There’s a swarm buzzing through Russian media.
As part of the Russian government’s continued military support for Syria’s dictator, Bashar al-Assad, Russia operates military aircraft out of Hmeymim, on the Mediterranean coast. Hmeymim is 53 miles as the crow flies from Idlib, which remains outside the control of the Assad government.
In the past week, that airbase has come under an aerial assault of its own: drones, sometimes in swarms, attributed to jihadist forces operating from the area around Idlib. Details about what kinds of drones, and to what effect they were designed for, are scarce in the open source, but there are a few things we can infer from how Russian media is talking about the attacks and the need for improved drone detection systems.
Monday’s drone attack was the biggest, but hardly the first
On Aug. 13, Russia’s government-owned TASS news service reported that the Hmeymim airbase missile defense systems downed five drones, launched from insurgent areas. That’s the most reported in a single instance, but the attacks on Hmeymim have been coming since at least July 20, when TASS reported that over the previous two days, two drones had been detected and destroyed near the base. A TASS story published on July 30th reports that drones had been downed near Hmeymim on the July 27 and July 29 as well. On Aug. 9, TASS reported another drone shot down by Russian forces near Hmeymim, and again on Aug. 11, the news service reported yet another downed drone near Hmeymim. On Aug. 12, TASS reported Russian forces had shot down another two militant drones.
All of these reports note that the drones caused no damage and no casualties were inflicted by the machines or in the process of shooting them down. It’s possible that more information will come out contrary to this point: nations waging counter-insurgency are not always up-front about what transpired. The stories repeatedly reference that the drones came from the area around Idlib, officially a “de-escalation zone” but also an area Russia bombed as recently as last week.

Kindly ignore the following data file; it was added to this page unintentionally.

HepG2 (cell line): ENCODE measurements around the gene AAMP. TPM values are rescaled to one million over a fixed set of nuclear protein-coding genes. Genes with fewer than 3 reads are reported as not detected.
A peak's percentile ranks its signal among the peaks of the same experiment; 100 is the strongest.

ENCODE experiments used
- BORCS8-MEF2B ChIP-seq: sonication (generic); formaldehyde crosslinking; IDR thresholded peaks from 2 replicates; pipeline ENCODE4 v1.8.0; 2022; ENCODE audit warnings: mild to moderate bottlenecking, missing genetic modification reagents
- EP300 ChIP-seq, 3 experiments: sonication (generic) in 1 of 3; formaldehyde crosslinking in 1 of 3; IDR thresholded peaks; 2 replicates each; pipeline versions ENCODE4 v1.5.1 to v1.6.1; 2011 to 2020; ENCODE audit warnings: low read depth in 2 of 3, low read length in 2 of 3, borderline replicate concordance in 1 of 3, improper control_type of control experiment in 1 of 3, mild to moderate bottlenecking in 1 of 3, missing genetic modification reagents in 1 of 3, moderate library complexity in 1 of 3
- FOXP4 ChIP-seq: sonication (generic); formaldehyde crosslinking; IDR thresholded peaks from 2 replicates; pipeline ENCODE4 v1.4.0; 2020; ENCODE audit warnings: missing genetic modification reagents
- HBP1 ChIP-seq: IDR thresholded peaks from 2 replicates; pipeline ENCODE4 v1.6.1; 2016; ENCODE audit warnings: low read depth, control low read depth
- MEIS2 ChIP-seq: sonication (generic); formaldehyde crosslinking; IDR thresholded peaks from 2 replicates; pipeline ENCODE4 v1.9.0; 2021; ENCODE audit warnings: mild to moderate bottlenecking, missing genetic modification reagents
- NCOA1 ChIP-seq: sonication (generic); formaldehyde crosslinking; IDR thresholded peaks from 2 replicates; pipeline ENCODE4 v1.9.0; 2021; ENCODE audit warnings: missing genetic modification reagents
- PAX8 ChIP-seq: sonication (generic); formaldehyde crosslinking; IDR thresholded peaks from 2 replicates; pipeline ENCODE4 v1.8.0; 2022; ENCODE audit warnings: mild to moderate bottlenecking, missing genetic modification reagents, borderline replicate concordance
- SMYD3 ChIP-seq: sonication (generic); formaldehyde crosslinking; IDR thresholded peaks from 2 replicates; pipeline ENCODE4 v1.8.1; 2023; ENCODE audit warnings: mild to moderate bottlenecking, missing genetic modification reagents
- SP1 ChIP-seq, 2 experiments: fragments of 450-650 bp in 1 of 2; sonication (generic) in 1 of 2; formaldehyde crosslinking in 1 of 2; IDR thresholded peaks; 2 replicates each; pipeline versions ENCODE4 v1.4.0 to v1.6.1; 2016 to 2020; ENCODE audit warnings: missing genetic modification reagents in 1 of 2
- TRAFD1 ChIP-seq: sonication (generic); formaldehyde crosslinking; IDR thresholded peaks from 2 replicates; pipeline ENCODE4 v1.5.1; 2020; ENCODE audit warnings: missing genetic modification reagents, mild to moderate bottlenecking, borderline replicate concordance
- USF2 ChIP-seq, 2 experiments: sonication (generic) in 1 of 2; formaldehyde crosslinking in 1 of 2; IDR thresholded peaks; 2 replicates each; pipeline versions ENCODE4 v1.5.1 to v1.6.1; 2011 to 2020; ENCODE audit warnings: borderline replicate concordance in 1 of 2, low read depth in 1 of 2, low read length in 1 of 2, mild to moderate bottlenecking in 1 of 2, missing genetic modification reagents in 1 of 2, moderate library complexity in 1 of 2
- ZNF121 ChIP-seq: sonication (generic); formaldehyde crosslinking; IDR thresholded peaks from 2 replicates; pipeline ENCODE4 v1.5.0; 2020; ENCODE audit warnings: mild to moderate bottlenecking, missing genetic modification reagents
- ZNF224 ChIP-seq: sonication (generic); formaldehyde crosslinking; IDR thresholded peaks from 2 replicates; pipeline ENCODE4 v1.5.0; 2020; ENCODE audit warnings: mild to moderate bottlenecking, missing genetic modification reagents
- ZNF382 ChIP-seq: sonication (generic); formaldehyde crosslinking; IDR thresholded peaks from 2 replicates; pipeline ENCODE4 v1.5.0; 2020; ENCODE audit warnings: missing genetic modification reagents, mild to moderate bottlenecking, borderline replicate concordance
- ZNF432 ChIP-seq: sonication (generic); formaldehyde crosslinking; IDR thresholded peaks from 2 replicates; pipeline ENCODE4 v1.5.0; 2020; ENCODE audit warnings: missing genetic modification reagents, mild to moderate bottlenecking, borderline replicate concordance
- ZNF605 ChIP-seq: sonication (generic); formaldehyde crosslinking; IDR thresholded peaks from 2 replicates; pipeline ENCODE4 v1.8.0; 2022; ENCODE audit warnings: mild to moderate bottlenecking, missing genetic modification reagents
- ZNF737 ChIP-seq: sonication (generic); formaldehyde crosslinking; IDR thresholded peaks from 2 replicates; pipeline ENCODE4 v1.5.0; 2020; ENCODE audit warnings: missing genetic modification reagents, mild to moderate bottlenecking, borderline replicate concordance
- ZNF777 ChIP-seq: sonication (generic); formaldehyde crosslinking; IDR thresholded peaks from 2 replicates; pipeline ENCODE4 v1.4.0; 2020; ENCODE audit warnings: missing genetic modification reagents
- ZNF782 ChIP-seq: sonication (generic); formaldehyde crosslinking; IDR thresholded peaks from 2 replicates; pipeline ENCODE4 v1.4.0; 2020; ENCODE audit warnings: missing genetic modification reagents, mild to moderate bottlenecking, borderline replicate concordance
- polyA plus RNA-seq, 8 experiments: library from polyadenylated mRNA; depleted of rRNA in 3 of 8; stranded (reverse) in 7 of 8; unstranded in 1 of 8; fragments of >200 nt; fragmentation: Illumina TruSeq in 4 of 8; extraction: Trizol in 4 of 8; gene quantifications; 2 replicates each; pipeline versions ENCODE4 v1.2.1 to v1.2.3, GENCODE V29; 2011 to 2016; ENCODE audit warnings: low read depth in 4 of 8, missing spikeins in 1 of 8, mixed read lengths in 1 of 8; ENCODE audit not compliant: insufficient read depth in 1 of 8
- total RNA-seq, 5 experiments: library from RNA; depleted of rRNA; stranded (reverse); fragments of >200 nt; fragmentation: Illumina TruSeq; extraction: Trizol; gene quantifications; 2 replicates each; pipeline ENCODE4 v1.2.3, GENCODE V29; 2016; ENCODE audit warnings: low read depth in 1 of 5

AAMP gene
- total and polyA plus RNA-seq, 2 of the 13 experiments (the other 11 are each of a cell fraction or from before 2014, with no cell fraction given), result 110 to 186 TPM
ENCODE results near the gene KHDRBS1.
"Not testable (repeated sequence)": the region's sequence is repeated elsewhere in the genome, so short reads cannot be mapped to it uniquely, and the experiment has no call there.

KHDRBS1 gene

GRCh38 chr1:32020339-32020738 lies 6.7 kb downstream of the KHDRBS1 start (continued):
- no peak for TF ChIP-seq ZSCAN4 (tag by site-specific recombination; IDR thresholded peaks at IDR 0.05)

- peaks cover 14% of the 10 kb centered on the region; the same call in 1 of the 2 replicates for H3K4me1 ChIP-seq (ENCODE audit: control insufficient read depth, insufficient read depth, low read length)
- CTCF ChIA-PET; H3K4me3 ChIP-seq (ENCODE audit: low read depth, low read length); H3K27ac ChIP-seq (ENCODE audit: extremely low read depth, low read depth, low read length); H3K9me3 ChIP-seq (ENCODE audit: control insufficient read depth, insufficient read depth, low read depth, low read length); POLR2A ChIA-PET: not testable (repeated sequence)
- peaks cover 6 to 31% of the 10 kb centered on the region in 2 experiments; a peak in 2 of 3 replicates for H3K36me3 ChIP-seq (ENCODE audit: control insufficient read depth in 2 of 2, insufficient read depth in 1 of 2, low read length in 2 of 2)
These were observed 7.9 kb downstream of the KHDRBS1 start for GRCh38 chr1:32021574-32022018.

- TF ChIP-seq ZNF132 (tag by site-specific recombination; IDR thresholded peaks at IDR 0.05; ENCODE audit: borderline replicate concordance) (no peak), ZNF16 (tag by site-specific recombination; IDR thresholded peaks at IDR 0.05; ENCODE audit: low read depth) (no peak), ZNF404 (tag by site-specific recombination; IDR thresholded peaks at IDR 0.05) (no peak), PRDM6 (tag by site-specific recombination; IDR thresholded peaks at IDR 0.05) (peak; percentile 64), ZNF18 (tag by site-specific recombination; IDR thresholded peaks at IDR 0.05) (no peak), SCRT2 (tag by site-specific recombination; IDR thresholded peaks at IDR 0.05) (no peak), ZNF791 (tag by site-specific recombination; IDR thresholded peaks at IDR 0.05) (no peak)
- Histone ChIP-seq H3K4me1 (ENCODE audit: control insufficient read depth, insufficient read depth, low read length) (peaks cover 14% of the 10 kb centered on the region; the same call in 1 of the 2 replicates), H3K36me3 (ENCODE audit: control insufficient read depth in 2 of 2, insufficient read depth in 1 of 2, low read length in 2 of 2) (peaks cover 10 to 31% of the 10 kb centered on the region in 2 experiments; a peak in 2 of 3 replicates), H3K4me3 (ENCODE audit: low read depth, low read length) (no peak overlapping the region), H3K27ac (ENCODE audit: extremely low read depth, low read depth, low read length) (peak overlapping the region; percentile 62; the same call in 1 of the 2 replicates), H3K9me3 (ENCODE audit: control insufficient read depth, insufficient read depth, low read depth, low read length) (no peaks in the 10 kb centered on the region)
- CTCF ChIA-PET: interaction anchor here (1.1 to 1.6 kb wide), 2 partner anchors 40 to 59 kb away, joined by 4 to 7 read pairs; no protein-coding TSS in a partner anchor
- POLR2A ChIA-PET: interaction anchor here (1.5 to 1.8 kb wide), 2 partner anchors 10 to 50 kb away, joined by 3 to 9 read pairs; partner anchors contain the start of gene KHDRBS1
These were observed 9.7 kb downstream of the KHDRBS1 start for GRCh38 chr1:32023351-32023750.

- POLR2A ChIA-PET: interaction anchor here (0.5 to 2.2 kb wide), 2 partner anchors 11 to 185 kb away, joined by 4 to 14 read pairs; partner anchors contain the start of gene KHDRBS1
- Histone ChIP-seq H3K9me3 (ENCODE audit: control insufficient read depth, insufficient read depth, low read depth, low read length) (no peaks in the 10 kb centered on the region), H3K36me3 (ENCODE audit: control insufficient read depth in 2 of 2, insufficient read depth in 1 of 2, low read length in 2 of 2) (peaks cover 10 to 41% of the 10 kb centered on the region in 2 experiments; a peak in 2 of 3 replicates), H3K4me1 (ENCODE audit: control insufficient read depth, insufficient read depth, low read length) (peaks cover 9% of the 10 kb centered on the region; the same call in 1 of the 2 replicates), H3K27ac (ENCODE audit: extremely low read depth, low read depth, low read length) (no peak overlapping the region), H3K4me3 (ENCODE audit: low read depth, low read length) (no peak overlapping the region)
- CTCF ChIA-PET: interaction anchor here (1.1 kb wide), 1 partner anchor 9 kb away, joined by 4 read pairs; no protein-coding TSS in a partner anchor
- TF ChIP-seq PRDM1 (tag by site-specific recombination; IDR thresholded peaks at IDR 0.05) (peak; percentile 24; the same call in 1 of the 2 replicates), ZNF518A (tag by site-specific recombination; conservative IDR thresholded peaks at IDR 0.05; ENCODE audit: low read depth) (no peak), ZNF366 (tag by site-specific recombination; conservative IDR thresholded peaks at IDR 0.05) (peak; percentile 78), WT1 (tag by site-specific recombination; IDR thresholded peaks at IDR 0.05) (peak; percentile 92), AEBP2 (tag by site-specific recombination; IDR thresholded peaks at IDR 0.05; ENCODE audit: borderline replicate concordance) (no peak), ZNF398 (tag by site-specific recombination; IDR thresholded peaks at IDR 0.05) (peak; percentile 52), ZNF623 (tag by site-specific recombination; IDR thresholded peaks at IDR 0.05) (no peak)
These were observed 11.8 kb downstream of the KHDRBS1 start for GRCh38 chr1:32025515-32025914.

Russia’s short-range defenses are doing the heavy lifting
In all six of the TASS reports on drones shot down around Hmeymim, a government spokesman describes the drones as shot down at some range from the base. Specifically, the spokesperson says “at a considerable distance from the base” on July 22, “at a safe distance from the airspace” on July 30, “shot down by air defense systems at a distance from the air base” on Aug. 9, “at a safe distance from the airbase” on Aug. 11, “at a safe distance from the base” on Aug. 12, and “the airbase’s missile defense systems downed these air targets at a safe distance from the base” again on Aug. 13. None of these figures give us any idea of the range of the drones, but the fact that drones built or operated by insurgents can repeatedly reach the airbase itself suggests that the “safe distance” may be closer than is comfortable for the Russian forces doing the actual defending.
There are real obstacles to long-range interdiction of small drones. Compared to planes, drones like this are tiny aircraft, whose signatures are usually filtered out of normal air defense radar readings, less the radar return every flock of birds or a weather system as a threat worthy of countering. (This is hardly a problem for Russia alone; after Dough Hughes landed a gyrocopter on the Capitol lawn in Washington, DC in 2015, NORAD held exercises to train radar operators to identify the small crewed flying vehicles, and officials testified before Congress about the noise the shows up when training radar to look for smaller flying objects.) Most drones that can be purchased or assembled by insurgent forces are smaller than even ultralight gyrocopters, so traditional radar is likely to struggle to find the drones until they are close.